Trusts have allowed many people in Florida to develop new ways of handling their estate planning. They can provide some benefits during an estate owner's lifetime as well as create a flexible framework for the distribution of assets after death. For wealthier individuals, trusts have become a standard to manage passing assets from generation to generation. They can be used to create legacies that pass on over multiple generations or to set up a framework to pursue charitable giving or philanthropy. In addition, unlike wills, which go through the probate process, trusts are not public documents. This means that trust creators have a higher level of privacy about how their assets are distributed.
Trusts have other benefits for people of all financial situations. For example, they can be used to pass wealth to minor children in a specific manner. This could ensure that they will receive their inheritance only once they are able to handle it properly. For families of individuals with special needs, trusts can also be valuable. Special needs trusts allow the creators to pass on wealth without taking away their loved one's eligibility for government programs to support housing, health care or other major needs.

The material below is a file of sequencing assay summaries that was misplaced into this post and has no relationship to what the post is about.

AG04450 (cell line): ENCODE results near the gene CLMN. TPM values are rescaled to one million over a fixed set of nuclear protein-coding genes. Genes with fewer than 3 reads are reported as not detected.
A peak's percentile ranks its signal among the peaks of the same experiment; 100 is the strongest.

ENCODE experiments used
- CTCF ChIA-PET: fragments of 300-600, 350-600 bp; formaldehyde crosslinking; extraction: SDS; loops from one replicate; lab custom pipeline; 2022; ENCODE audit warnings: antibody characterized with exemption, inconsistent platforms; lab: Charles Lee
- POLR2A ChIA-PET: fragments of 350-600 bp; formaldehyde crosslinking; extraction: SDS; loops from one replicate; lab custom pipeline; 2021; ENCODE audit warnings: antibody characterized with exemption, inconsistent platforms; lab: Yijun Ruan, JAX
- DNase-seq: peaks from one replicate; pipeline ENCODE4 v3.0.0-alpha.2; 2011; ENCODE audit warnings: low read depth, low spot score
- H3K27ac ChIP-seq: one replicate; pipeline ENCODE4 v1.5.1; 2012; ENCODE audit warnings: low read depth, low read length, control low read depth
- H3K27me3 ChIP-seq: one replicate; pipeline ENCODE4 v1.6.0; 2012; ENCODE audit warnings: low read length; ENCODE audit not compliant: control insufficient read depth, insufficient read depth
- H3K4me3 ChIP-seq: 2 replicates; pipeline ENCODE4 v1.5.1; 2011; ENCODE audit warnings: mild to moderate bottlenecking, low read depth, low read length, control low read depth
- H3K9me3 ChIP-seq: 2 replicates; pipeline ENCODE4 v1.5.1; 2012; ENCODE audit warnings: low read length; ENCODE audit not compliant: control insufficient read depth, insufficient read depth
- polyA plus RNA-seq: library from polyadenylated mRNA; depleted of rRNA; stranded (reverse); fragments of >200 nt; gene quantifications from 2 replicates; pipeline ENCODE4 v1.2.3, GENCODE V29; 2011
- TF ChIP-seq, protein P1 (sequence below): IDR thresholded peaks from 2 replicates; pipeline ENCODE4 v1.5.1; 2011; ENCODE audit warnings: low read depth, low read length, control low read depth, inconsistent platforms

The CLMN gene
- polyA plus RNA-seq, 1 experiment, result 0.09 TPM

However, having a trust in place does not mean that the estate planner should also not make a will. Many trusts are not properly funded. Even if they are, they may not be fully funded at the time of passing. A pour-over will, which directs assets to the trust after death, can help to ensure that the estate owner's plans for the future stay intact.
Wills, trusts and other estate planning documents can help people realize their visions for the future and provide for their loved ones and close relatives. An estate planning attorney can draft these documents as part of a comprehensive plan for a client's assets.